Plibersek appears to be counting on her alliance with other states enabling required amendments to the Water Act and Basin Plan to be passed before Christmas. Given almost certain rejection by the Opposition of more water reallocation, she will require the support of cross bench Senators who may demand stronger environmental measures. The Greens have already criticised the minister’s announcement as a move that “kicks the can down the road”, but buying such a large volume of water will take years.
If the legislation is not amended, and existing deadlines remain, the federal government may be forced into recovering even more water. In particular, they would need to respond to the states’ failure to deliver on projects that are supposed to conserve wetland with less water by building water supply infrastructure.
A welcome development
The new agreement is welcome in doubling down on the original plan to recover 3,200 billion litres a year of additional water essential to maintain the health of the rivers and the people who rely on them. The federal government has focused on recovering 450 billion litres a year of water within this target that was agreed with the former South Australian premier. Premier Jay Weatherill drew on scientific advice to insist the minimum volume of water was recovered that is needed to keep the lower River Murray floodplain, lower lakes and Coorong healthy.
Unfortunately, the past decade of stalling by the federal, NSW and Victorian governments means the 2023-24 Basin Plan deadlines must be extended by two to three years if key projects are to be completed.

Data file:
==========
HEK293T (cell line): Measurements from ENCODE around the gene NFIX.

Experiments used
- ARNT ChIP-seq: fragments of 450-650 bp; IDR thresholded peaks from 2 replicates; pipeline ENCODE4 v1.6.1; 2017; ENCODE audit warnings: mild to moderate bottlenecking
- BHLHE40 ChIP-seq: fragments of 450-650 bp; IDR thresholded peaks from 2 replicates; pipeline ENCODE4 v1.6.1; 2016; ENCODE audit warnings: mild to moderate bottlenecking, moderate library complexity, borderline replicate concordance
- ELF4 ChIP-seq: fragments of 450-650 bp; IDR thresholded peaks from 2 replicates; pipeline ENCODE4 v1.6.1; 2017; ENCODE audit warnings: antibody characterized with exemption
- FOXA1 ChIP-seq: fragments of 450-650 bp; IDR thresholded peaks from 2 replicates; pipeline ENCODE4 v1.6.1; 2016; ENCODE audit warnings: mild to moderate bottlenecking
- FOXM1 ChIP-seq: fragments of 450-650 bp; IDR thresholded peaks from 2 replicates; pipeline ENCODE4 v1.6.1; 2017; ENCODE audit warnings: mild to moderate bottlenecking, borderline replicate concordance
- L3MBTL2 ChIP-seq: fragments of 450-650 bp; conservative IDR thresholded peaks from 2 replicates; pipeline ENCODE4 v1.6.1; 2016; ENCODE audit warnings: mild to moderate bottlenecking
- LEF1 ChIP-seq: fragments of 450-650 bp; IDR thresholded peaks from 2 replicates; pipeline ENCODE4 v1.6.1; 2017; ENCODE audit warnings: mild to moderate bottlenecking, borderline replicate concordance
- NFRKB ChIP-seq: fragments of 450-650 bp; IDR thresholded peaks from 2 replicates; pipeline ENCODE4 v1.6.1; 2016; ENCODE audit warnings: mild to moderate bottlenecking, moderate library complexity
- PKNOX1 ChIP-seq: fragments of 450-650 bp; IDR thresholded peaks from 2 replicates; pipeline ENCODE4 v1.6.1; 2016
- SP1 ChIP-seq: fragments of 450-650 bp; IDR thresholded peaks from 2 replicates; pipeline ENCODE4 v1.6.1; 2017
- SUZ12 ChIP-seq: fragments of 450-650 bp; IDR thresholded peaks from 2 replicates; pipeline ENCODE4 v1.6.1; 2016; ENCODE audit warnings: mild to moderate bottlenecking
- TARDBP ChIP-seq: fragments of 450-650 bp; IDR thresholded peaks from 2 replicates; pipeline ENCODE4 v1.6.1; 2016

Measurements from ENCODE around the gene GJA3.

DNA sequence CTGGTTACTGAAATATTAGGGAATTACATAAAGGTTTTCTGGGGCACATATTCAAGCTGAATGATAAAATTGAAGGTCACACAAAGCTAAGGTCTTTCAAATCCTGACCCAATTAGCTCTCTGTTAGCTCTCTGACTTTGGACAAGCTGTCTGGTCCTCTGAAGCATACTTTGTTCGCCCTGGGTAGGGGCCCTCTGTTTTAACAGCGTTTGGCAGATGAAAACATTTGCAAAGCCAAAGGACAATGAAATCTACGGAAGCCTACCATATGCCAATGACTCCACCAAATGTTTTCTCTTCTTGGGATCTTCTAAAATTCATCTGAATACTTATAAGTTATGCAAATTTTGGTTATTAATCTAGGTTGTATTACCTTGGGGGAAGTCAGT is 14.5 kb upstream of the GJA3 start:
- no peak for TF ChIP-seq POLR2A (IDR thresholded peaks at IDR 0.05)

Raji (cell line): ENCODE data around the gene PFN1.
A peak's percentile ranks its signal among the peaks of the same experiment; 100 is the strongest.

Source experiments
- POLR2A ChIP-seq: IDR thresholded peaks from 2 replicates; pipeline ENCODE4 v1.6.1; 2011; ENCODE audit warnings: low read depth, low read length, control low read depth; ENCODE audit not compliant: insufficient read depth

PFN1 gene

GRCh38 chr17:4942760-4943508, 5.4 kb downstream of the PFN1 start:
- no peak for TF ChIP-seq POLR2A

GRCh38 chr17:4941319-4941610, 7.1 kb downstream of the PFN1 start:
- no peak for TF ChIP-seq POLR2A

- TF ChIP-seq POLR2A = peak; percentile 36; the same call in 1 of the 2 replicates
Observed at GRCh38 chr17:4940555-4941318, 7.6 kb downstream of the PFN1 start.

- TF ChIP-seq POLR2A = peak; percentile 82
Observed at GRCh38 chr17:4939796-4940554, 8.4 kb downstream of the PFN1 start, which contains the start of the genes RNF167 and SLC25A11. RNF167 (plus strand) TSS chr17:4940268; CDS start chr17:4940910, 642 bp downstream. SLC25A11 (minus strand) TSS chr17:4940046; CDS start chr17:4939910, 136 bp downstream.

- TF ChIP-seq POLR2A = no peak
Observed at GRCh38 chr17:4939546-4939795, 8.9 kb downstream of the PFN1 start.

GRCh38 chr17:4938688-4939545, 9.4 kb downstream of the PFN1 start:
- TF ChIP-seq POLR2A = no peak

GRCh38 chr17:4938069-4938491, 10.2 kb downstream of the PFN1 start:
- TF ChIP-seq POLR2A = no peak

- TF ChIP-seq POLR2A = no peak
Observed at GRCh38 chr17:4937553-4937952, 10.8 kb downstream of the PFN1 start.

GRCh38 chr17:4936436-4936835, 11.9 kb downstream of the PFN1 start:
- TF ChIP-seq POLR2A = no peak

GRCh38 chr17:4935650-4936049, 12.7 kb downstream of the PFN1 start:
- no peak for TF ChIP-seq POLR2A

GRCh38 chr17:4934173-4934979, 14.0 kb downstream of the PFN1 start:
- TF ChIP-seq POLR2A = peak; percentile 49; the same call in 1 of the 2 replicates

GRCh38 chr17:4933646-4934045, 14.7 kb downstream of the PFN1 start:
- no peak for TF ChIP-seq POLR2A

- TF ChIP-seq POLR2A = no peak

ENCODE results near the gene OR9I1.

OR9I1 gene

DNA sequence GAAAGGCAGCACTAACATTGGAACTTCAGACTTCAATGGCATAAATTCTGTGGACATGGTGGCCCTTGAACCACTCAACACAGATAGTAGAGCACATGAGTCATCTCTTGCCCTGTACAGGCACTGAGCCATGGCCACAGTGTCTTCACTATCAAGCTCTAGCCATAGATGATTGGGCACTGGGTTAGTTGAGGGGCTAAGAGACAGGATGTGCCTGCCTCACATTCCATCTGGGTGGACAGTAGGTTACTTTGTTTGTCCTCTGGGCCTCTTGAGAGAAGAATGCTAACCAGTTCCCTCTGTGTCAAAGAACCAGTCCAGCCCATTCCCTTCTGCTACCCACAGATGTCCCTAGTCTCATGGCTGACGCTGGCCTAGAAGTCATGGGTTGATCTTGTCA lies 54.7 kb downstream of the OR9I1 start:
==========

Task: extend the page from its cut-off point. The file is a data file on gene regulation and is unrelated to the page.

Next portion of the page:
Much greater public assurance with transparency and accountability measures is needed if the new targets are to be met. The federal government needs to find more effective carrots and sticks to engender state compliance. This time it would be wise to withhold payments to the states until they deliver the promised action.
The federal government’s intention to redouble efforts to “relax constraints” and enable more water to flow to where it’s most needed to conserve flora and fauna is crucial. This is essential to get the most benefits for freshwater ecosystems by allowing environmental water to spill out of river channels onto floodplain wetlands. Despite a recent flurry of activity, NSW and Victoria have not delivered promised agreements with river side land owners to enable this watering.
The one disappointing aspect of the agreement is the proposal to allow more water offset projects (under the Sustainable Diversion Limit Adjustment Mechanism). These ecologically dubious projects have been problematic, with at least one being abandoned and many delayed. It is inconceivable that new projects could be identified and delivered by 2026.
But the new agreement only deals with the most immediate problems in implementing the Basin Plan. The Plan is due to be revised in 2026. The current measures do not deal with two major issues. First, ways need to be found to restore the rights of Indigenous nations to own and manage water. Currently they hold only 0.2% of issued entitlements. Second, a new Plan is needed to manage the project loss of a lot of water to climate and other environmental change.
The federal government’s agreement with most states (but not Victoria) is a really welcome initiative to get Basin Plan implementation back on track. However, even harder decisions await.